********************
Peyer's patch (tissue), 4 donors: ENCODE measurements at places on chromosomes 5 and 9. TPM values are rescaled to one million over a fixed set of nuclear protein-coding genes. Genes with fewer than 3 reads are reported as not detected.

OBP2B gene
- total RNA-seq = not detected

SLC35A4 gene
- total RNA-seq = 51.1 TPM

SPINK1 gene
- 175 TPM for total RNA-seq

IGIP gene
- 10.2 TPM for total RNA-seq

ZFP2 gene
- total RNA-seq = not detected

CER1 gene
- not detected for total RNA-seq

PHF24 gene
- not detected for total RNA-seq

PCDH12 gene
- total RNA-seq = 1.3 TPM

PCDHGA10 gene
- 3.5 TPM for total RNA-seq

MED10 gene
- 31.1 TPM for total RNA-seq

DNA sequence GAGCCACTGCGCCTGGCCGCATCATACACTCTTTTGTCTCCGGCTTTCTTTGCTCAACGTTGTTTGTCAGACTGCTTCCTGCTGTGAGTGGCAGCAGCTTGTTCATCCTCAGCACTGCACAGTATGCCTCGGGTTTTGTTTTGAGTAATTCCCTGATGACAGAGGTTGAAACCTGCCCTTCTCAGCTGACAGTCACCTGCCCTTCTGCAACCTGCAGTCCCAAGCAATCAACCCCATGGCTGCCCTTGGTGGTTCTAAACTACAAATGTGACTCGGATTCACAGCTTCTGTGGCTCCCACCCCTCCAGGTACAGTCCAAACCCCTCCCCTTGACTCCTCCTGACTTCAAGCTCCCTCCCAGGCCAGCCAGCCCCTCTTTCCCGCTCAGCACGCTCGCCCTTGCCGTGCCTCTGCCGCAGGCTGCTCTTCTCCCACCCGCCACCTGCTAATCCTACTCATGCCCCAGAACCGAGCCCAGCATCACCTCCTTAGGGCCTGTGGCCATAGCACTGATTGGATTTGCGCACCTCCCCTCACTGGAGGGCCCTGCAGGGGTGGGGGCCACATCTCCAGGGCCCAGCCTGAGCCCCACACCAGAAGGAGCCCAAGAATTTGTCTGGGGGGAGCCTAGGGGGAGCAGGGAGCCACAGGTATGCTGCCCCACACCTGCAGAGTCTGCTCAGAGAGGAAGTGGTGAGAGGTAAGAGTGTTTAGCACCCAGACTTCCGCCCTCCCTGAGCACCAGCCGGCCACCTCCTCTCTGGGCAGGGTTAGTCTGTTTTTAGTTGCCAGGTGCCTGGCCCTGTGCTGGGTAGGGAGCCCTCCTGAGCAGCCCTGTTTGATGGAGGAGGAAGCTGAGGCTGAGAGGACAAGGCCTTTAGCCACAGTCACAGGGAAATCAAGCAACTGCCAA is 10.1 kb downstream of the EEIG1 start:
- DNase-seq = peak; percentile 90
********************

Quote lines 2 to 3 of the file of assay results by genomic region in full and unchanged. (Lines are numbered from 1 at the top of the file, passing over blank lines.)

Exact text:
OBP2B gene
- total RNA-seq = not detected